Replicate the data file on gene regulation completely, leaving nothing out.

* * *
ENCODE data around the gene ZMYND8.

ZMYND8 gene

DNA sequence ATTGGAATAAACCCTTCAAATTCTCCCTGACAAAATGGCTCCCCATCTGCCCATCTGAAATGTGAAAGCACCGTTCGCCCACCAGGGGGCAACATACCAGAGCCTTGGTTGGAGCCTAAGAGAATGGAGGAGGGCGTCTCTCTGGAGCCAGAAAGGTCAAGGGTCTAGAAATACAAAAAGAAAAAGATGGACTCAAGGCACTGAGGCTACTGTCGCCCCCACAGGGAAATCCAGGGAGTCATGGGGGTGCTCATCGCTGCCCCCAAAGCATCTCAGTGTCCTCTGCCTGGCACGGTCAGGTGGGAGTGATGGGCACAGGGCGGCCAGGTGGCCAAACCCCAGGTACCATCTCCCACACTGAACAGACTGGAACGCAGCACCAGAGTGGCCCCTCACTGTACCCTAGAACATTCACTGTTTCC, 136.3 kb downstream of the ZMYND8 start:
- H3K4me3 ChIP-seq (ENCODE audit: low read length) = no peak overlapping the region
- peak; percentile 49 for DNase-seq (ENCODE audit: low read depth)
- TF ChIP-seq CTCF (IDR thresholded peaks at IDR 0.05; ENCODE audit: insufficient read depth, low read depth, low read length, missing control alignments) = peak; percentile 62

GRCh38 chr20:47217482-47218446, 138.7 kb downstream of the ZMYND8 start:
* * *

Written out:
ENCODE data around the gene ZMYND8.

ZMYND8 gene

DNA sequence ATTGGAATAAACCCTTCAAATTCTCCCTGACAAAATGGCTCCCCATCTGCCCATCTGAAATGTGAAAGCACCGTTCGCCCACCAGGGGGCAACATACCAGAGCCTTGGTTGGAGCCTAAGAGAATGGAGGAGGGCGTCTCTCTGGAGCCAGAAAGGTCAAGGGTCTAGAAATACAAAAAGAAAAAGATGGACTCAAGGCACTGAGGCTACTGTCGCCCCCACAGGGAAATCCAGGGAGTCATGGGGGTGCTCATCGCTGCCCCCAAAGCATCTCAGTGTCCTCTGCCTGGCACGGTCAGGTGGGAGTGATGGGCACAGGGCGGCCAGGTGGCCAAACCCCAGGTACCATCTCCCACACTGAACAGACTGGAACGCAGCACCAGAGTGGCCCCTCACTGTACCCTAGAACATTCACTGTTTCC, 136.3 kb downstream of the ZMYND8 start:
- H3K4me3 ChIP-seq (ENCODE audit: low read length) = no peak overlapping the region
- peak; percentile 49 for DNase-seq (ENCODE audit: low read depth)
- TF ChIP-seq CTCF (IDR thresholded peaks at IDR 0.05; ENCODE audit: insufficient read depth, low read depth, low read length, missing control alignments) = peak; percentile 62

GRCh38 chr20:47217482-47218446, 138.7 kb downstream of the ZMYND8 start: